German Train Drivers to Stage Longest-Ever Strike

German train drivers are set to stage their longest-ever strike this week, with a six-day walkout planned by the GDL union. The strike, beginning on Wednesday for passenger services and Tuesday for cargo services, is in response to a dispute with rail operator Deutsche Bahn over pay and working hours.

This will be the fourth strike by the GDL since November, as the union seeks higher salaries to offset inflation and a reduced working week from 38 to 35 hours without a loss in wages. A previous three-day walkout this month caused significant travel disruptions, with 80 percent of long-distance trains canceled.

Deutsche Bahn accused the union of acting irresponsibly and stated that it would be the longest strike in the company’s history, surpassing a five-day strike in May 2015. The company had offered pay rises of up to 13 percent, a one-off inflation bonus, and the possibility of reduced working hours by one hour from 2026.

The GDL rejected Deutsche Bahn’s offer and called for the strike, citing the company’s lack of willingness to reach an agreement. Deutsche Bahn criticized the union’s decision, stating that it is exacerbating the conflict and acting irresponsibly.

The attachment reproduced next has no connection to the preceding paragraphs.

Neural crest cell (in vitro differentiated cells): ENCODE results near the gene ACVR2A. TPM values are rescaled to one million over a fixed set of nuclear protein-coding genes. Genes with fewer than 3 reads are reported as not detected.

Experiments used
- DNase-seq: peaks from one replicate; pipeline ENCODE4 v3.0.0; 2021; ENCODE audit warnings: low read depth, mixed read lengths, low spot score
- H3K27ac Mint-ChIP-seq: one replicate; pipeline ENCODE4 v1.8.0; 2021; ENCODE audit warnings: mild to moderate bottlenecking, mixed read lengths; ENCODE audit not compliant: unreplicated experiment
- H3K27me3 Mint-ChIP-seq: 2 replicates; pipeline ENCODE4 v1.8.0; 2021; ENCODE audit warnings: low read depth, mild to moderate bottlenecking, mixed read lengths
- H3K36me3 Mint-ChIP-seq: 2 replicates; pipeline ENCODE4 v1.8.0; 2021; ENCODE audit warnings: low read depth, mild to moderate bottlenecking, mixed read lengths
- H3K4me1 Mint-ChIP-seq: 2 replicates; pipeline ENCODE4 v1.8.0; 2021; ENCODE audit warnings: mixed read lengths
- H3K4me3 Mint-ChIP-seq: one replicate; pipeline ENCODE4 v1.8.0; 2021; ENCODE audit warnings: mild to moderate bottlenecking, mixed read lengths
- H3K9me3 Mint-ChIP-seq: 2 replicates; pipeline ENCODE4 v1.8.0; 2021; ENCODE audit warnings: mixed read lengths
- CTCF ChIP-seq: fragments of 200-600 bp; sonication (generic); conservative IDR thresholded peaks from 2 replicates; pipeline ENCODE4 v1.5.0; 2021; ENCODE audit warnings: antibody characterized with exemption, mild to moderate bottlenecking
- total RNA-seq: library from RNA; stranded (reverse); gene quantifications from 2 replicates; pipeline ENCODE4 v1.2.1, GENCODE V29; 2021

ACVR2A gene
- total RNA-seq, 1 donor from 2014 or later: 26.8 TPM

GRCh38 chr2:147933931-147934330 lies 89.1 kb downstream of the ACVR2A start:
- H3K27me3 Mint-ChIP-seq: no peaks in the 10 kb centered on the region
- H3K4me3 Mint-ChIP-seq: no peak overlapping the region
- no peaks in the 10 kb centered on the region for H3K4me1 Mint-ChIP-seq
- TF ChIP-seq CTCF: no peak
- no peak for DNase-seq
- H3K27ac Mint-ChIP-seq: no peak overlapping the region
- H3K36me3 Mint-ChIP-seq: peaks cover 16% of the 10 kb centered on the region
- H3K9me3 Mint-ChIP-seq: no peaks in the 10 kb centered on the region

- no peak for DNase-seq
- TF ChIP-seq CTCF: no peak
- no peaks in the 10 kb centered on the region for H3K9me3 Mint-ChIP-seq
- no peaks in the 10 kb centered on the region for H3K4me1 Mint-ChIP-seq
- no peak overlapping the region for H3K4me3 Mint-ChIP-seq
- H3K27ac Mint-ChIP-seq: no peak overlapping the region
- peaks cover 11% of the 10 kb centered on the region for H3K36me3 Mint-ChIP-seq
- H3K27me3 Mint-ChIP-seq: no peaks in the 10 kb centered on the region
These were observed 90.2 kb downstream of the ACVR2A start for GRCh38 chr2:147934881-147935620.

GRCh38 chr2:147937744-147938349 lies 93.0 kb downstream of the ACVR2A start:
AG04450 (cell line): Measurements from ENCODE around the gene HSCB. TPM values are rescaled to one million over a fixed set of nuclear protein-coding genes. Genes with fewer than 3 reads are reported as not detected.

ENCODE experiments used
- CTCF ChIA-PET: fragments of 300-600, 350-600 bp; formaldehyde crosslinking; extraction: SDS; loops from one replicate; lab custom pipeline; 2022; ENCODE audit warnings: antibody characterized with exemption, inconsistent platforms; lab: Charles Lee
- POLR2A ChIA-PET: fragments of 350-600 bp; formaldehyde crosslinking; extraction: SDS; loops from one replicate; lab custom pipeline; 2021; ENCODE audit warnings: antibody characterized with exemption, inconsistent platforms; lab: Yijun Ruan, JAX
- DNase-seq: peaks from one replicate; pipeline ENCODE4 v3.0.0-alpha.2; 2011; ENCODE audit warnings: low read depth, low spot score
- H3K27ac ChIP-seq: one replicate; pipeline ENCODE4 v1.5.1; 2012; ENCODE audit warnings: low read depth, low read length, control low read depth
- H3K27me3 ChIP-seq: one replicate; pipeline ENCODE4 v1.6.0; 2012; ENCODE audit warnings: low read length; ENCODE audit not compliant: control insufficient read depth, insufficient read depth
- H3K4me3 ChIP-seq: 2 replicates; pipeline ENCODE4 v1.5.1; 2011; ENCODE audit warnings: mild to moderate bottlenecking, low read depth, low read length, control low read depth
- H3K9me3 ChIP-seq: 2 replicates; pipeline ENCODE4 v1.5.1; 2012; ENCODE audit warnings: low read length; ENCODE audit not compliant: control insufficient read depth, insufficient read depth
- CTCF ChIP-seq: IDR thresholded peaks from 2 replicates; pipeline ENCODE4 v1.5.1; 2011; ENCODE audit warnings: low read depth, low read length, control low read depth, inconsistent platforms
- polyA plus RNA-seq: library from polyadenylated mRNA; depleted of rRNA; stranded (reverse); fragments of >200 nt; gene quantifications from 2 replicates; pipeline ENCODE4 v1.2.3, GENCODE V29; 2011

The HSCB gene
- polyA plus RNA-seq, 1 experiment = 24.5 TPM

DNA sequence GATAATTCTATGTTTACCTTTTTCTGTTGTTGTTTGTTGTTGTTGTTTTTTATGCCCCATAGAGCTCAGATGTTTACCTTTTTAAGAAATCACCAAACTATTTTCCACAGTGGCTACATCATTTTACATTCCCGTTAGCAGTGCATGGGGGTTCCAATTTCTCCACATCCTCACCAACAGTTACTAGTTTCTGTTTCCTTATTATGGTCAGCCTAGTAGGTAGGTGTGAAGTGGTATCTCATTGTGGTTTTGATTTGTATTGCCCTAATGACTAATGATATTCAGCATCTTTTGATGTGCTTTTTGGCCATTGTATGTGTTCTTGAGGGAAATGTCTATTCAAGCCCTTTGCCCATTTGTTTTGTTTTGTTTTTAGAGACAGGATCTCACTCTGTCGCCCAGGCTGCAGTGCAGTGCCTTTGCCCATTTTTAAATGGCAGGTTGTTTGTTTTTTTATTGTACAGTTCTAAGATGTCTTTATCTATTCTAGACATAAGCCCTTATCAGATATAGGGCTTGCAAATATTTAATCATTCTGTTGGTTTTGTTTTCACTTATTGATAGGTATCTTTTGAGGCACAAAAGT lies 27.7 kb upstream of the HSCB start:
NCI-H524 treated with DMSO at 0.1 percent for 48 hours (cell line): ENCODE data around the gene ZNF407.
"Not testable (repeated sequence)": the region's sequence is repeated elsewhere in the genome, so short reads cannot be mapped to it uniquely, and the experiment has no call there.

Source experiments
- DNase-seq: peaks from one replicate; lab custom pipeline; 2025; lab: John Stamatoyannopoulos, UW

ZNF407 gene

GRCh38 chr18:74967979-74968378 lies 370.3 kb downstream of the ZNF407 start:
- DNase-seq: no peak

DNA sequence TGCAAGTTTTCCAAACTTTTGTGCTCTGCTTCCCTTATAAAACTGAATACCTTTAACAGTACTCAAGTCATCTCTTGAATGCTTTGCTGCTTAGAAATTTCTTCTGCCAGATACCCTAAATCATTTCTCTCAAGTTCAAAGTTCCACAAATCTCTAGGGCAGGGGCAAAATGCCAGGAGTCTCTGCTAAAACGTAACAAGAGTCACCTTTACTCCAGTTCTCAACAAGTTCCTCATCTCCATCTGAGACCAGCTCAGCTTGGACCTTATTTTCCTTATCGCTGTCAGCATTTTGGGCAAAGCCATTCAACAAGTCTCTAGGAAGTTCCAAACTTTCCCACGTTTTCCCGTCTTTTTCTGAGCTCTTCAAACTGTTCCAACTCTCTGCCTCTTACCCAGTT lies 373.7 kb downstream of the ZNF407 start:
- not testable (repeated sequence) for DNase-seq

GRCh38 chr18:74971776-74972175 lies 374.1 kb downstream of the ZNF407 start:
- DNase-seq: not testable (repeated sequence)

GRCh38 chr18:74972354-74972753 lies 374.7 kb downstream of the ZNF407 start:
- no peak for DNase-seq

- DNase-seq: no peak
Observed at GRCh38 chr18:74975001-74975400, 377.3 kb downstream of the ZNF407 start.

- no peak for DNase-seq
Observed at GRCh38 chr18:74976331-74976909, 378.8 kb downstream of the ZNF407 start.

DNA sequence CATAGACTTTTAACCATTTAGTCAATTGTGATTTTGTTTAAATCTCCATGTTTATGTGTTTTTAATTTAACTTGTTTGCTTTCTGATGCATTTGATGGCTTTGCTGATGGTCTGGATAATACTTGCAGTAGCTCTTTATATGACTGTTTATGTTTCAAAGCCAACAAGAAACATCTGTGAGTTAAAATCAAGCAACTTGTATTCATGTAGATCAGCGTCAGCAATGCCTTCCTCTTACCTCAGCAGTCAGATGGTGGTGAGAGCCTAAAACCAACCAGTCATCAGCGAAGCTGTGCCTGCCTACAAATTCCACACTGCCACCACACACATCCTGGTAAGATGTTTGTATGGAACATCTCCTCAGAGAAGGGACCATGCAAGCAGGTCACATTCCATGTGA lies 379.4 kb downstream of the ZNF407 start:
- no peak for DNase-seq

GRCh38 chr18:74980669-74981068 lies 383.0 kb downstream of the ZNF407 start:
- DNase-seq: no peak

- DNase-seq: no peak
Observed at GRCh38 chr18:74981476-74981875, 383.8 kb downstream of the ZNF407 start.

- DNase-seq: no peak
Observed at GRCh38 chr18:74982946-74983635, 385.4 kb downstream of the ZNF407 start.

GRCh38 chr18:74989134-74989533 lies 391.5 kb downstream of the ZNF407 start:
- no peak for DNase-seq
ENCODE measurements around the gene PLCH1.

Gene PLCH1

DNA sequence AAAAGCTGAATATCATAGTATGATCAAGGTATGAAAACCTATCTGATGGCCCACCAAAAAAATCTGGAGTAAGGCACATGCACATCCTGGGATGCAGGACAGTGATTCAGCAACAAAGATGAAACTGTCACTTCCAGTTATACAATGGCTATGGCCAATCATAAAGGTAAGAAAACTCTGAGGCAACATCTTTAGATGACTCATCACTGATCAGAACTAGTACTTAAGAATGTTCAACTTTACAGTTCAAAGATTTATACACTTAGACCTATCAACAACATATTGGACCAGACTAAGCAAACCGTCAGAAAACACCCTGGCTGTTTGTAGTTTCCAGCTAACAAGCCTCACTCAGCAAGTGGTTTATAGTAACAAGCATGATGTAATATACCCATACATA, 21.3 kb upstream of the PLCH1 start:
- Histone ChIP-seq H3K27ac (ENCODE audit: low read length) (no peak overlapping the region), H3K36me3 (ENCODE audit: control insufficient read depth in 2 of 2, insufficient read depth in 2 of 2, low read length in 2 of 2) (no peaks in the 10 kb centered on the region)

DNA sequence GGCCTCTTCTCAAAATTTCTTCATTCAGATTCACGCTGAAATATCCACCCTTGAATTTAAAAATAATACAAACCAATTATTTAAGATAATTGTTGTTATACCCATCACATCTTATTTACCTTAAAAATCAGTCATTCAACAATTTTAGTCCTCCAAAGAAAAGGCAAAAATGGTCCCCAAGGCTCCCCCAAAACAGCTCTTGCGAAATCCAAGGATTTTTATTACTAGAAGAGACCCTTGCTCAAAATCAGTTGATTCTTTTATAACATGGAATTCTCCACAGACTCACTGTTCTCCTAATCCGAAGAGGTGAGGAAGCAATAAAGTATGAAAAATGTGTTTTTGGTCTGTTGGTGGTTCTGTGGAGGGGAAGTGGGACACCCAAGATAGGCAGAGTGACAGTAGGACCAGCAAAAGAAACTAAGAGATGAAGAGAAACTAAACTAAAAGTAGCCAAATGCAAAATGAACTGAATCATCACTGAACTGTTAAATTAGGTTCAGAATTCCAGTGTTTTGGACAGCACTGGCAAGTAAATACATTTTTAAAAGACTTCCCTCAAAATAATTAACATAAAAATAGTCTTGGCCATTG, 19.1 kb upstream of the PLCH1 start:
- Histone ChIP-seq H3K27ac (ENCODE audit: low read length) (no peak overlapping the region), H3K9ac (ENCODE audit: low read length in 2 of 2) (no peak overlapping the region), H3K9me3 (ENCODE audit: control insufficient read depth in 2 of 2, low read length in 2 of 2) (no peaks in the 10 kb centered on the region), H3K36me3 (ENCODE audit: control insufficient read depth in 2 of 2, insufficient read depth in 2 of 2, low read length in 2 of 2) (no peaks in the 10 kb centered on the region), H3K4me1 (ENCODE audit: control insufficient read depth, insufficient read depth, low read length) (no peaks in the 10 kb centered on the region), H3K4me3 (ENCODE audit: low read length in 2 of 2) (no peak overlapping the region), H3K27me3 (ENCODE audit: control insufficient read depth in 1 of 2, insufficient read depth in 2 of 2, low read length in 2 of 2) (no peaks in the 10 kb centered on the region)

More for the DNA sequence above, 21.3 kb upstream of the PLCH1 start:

The strike is expected to have a significant impact on German rail transport, with disruptions also affecting freight traffic, potentially dealing another blow to Germany’s struggling economy. Passengers who have already booked trips during the strike period will have the option to reschedule or delay their travel plans.

Transport Minister Volker Wissing expressed zero understanding for the strike and denounced the increasingly destructive nature of the talks between GDL and Deutsche Bahn. GDL chief Claus Weselsky stated that the union would only return to the negotiating table if Deutsche Bahn agreed to discuss all their demands, including a mandatory reduction in weekly working hours.

The demand for a 35-hour workweek, coupled with higher pay, is aimed at making the train driver profession more attractive to young people and addressing the persistent shortage of skilled workers.

Deutsche Bahn previously clashed with the EVG rail union, representing non-driver rail personnel, but reached an agreement in late August last year.